• You don t need to pull it out . Go to any tyre shop (bob janes/ beaurepaires/…) it cost around $35 ( or free) to get it puncture .

  • I didn't know it was possible to get screw in tyres. All these years I've been undoing those stoopid wheel nuts…ggggrrrrr :/

  • +2

    never pull out

    that's what she said…

  • +6

    Hey OP - worth checking if you're entitled to NRMA member benefits (possibly blue), gets you free puncture repairs at Beaurepaires Had this done free of charge 3 times for my house hold vehicles, not the cheap repair but the proper method (mentioned above) that wouldve costed $50.

    • Holy shit. This!

      I am an NRMA member and I have just got it booked in today at the Local….for free.

      Upvotes for you!

  • +1

    I'm also a fan of external plugs if done right. They do require a bit more skill and understanding in order to install them correctly. The hole needs to be properly roughed up, use lots of lube/vulcaniser on the plug and tool (so you don't end up pulling the plug back out) and make sure you pay attention to the plug length once you've folded it in half on the insertion tool - once you've pushed it through the hole and withdrawn the tool, you want to have 20mm-30mm of the plug at most sticking out (depending on the type/length of your plug) at most, to ensure you have enough coming out the other side and the plug has enough purchase around the hole. Needs a bit of practice to get right - if you're not sure please go to a tyre shop.

  • I had a nail in my motorcycle tyre for about 10,000km before it decided to depart on the Nullarbor.

    This is a cheap way of doing it (and is exactly what a tyre shop will do) -

    At bare minimum i'd buy one of these kits. You probably have other nails/screws in your tyre that you have no idea about, it just kinda happens.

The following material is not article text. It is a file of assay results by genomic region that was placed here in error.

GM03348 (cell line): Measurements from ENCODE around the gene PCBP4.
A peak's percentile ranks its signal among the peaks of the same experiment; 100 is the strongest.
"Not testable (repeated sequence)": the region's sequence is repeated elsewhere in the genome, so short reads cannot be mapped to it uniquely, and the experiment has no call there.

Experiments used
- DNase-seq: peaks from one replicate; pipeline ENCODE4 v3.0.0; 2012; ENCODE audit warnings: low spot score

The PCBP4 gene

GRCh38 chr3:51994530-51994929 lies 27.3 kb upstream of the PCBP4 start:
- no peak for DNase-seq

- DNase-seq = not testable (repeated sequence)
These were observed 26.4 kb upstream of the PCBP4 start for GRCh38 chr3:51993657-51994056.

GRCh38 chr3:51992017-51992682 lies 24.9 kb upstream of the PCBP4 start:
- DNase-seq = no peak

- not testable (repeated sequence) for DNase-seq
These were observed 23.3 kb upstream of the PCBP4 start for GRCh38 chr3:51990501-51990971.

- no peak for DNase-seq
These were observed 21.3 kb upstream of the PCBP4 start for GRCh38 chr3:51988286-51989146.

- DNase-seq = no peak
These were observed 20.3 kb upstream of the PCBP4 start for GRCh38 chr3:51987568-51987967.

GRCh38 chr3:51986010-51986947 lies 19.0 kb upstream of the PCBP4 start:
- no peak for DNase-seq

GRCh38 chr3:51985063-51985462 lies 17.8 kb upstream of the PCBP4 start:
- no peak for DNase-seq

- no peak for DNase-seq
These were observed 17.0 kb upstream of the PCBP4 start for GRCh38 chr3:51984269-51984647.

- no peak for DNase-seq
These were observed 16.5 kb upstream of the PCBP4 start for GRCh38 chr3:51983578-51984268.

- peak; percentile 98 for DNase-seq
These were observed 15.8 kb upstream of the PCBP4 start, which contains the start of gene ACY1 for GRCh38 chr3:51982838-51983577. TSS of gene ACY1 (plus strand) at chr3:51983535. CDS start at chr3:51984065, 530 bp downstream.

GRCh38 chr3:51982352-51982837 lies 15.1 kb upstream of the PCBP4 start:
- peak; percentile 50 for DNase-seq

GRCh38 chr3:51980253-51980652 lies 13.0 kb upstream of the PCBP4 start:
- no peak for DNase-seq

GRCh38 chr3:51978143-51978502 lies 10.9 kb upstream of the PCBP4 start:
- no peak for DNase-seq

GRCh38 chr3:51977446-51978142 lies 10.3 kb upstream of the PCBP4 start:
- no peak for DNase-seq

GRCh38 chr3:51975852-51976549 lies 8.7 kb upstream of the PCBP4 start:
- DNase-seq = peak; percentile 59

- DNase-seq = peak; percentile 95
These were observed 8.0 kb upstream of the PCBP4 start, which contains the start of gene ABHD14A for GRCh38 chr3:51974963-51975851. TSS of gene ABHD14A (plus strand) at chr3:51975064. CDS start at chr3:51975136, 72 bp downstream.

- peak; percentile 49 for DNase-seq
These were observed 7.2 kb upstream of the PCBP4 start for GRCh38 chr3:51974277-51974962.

• +3

      and is exactly what a tyre shop will do

      It is NOT what a tyre place will/should do and if that is all they do, then find yourself another tyre shop.

  • +2

    Tyre shops generally charge $30-50 to properly fix a screw in the tyre. Tyres are the only thing holding you to the road. Don't be cheap, it's not worth it in this scenario.

  • +1

    You know the right thing to do.

    • I did, and I didn't pull it out.

  • -3

    You will find this magical thing called a "Spare Wheel" hidden in your boot. Use it.

    • No need to be rude. Don't assume I have a spare wheel either.

  • -1

    Slowly unscrew the screw and if nothing happens you're good to go and if the tyre deflates screw it back in and go to a puncture repair

  • I can’t understand all the debate. Your tyre is the thing that keeps you on the road and a safe as possible along with others around you. Taking it in for inspection/repair is a small job usually done while you wait. You need to ask yourself is your life worth less than the small cost of making sure you are safe. Of course if you had an accident and your insurer knew of this knowledge you have they would bounce you - if your were alive and also the law would have an opinion on it too - whether you were alive or not.

    • +1

      My post was actually targeting whether or not I take the screw out and see if the air drops by the morning.

      The second part was also to ask others whether it's an easy fix. I was always going to go to the tyre shop to have them fix it, but I wasn't sure if I was wasting my time because the screw wasnt all the way in.

      Thanks for your concern, but I wasn't being cheap, I was just asking others for advice which is why we have these forums to begin with….

      • +1

        My apologies I was referring to the comments.

        • +1

          Don't have to apologise, all good. I see your point most definitely. I always make sure to do the right thing:)

  • Leave it in there and hope it doesn't get dislodged before the tyre shop can attend to it. I've done something similar in the past and the damn thing had fallen out leaving me stranded. Good luck.